College writing offers you the opportunity to develop skills, such as supporting arguments with evidence, writing effective thesis statements, and using transitions well, but it also gives you the opportunity to develop habits. Successful college students develop certain habits of mind, a way of approaching learning that leads to success.
In 2011, the Council of Writing Program Administrators (CWPA), the National Council of Teachers of English (NCTE), and the National Writing Project (NWP) identified eight habits of mind that successful college students adopt.
In class on Monday, we began an exercise in written reflection focusing on four of the eight habits of mind. (The 9:15 class wrote on the first four; the 10:40 class wrote on the second four.) Later in class today, we will begin writing about the four that you did not address in your writing on Monday. The paragraphs that follow include the descriptions of the habits that you examined (and the ones you will examine today), as well as the questions that you answered in writing (and the ones you will answer in writing today).
Are you the kind of person who always wants to know more? This habit of mind will serve you well in courses in which your curiosity about issues, problems, people, or policies can form the backbone of a writing project.
WRITING ACTIVITY: What are you most curious to learn about? What experiences have you had in which your curiosity has led you to an interesting discovery or to more questions?
Some people are more open than others to new ideas and experiences and new ways of thinking about the world. Being open to other perspectives and positions can help you to frame sound arguments and counterarguments and solve other college writing challenges in thoughtful ways.
WRITING ACTIVITY: In the family or the part of the world in which you grew up, did people tend to be very open, not open at all, or somewhere in the middle? Thinking about your own level of open-mindedness, reflect on how much or how little your own attitude toward a quality like openness is the result of the attitudes of the people around you.
Successful college writers are involved in their own learning process. Students who are engaged put effort into their classes, knowing that they’ll get something out of their classes—something other than a grade. They participate in their own learning by planning, seeking feedback when they need to, and communicating with peers and professors to create their own success. Write about a few of the ways you try (or plan to try) to be involved in your own learning. What does engagement look like to you?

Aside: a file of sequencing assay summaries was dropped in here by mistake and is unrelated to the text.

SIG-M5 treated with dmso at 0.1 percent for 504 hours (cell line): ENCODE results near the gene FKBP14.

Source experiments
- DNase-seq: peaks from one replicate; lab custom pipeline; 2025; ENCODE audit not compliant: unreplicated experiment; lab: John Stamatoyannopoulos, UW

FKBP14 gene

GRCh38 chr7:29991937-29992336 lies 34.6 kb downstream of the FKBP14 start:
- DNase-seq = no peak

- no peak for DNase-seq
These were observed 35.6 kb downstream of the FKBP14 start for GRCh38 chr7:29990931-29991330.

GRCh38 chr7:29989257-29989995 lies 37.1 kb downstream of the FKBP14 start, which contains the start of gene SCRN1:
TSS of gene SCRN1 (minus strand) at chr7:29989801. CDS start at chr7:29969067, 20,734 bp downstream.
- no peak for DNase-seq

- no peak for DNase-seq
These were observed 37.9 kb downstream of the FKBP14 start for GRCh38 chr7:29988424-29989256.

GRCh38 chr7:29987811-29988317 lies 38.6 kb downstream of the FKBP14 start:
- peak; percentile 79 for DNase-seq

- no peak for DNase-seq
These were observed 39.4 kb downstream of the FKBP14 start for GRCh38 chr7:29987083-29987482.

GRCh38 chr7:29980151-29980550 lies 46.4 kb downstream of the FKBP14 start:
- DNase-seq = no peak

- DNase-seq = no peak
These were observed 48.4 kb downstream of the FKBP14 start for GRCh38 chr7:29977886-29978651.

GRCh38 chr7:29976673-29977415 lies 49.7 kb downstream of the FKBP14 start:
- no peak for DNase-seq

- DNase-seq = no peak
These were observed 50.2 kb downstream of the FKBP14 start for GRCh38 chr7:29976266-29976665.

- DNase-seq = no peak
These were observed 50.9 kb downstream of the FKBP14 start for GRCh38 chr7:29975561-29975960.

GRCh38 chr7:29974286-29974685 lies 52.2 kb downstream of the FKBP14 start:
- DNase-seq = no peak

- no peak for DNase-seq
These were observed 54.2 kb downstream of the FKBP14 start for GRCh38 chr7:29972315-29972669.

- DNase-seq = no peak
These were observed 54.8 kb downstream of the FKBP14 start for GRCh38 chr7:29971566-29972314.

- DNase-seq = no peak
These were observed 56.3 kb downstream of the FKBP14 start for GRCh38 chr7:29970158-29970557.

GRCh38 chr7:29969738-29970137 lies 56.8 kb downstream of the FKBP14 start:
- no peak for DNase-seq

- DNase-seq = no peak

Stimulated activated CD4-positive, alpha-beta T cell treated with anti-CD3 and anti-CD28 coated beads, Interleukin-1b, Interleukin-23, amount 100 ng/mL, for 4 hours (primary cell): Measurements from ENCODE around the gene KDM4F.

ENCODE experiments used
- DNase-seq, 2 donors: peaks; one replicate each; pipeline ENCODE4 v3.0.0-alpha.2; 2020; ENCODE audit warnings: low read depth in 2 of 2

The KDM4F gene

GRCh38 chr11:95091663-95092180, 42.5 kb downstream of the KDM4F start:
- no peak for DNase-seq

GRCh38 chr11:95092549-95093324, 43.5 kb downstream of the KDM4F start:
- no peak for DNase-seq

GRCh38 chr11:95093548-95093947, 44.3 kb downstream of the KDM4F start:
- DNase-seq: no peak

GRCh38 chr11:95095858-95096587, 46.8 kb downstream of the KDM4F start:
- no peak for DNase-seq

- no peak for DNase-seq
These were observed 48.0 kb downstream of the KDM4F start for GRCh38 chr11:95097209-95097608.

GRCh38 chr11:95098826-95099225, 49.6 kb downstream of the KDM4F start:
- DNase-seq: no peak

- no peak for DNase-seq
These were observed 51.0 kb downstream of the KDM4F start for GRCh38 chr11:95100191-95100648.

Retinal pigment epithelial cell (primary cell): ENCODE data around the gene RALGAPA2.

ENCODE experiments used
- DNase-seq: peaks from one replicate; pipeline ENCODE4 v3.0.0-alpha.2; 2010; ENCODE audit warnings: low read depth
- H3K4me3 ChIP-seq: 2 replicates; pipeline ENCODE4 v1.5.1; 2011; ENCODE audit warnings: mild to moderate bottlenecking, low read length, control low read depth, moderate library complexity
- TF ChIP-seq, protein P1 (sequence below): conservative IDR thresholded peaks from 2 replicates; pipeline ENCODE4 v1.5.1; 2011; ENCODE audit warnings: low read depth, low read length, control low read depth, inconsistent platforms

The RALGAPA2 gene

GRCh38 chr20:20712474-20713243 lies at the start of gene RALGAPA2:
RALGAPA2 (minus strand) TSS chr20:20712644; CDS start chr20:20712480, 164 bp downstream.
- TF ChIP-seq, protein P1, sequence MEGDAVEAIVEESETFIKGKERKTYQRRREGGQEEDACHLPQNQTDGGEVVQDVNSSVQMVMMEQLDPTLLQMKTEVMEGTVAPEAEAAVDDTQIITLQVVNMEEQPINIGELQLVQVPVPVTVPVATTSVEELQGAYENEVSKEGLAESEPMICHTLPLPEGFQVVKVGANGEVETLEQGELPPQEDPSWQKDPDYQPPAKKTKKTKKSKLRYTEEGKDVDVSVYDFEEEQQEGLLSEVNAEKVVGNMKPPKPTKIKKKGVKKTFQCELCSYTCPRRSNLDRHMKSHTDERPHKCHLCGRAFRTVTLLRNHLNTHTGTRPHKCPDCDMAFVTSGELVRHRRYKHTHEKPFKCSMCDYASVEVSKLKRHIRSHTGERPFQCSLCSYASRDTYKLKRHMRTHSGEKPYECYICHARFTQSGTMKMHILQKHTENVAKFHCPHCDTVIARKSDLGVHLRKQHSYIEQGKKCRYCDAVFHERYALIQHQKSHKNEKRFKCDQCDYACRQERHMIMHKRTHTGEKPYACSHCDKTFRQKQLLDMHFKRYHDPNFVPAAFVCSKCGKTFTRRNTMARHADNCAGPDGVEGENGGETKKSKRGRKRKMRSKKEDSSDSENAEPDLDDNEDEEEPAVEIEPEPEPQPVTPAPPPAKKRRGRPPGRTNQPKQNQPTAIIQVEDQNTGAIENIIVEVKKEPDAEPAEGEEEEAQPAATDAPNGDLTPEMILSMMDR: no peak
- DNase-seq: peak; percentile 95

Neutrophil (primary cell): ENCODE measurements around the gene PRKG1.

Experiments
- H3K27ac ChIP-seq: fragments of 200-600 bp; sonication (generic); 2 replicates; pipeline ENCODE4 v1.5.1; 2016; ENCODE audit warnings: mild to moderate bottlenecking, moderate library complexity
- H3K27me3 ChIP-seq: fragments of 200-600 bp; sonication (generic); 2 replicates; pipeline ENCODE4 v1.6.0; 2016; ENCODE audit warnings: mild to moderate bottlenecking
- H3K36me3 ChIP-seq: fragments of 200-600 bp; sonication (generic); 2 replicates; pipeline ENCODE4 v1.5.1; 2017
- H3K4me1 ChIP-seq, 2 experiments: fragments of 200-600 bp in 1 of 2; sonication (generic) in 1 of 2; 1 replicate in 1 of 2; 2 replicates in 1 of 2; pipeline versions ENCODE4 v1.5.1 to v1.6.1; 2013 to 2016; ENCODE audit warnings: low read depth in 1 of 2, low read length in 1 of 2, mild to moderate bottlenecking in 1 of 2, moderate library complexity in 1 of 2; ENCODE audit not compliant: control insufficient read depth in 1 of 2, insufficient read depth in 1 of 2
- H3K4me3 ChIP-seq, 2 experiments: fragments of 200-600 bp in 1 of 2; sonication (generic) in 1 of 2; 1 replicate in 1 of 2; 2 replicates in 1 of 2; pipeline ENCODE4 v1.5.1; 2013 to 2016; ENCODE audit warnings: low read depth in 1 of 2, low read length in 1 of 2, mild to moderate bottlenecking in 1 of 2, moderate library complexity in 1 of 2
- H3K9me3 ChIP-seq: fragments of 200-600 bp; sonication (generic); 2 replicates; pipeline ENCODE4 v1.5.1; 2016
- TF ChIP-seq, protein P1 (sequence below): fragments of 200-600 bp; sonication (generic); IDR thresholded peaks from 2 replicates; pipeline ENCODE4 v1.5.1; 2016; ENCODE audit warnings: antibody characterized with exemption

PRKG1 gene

WRITING ACTIVITY: Write about a few of the ways you try (or plan to try) to be involved in your own learning. What does engagement look like to you?
You may be thinking that you have to be an artist, poet, or musician to display creativity. Not so. Scientists use creativity every day in coming up with ways to investigate questions in their field. Engineers and technicians approach problem solving in creative ways. Retail managers use creativity in displaying merchandise and motivating their employees.
WRITING ACTIVITY: Think about the field you plan to enter. What forms might creativity take in that field?
You are probably used to juggling long-term and short-term commitments—both in school and in your everyday life. Paying attention to your commitments and being persistent enough to see them through, even when the commitments are challenging, are good indicators that you will be successful in college.
WRITING ACTIVITY: Describe a time when you faced and overcame an obstacle in an academic setting. What did you learn from that experience?
College will require you to be responsible in way you may not have had to be before. Two responsibilities you will face as an academic writer are to represent the ideas of others fairly and to give credit to writers whose ideas and language you borrow for your own purposes.
WRITING ACTIVITY: Why do you think academic responsibility is important? What kind of experience have you already had with this kind of responsibility?
Would your friends say you are the kind of person who can just “go with the flow”? Do you adapt easily to changing situations? If so, you will find college easier, especially college writing. When you find, for example, that you’ve written a draft that doesn’t address the right audience or that your peer review group doesn’t understand at all, you will be able to adapt. Being flexible enough to adapt to the demands of different writing projects is an important habit of mind.
WRITING ACTIVITY: Describe a situation in which you’ve had to make changes based on a situation you couldn’t control. Did you do so easily or with difficulty?
As a learner, you have probably been asked to think back on a learning experience and comment on what went well or not well, what you learned or what you wished you had learned, or what decisions you made or didn’t make. Writers who reflect on their own processes and decisions are better able to transfer writing skills to future assignments.
WRITING ACTIVITY: Reflect on your many experiences as a writer. What was your most satisfying experience as a writer? What made it so?
Friday marks the first Wordplay Day of the semester. To prepare for class, review the Scrabble Ground Rules posted in Blackboard, as well as the Tips and Tools pages on the Scrabble website. Also, look for a Scrabble tips post on my blog. Some weeks, not every week, I will publish a post devoted to Scrabble strategies.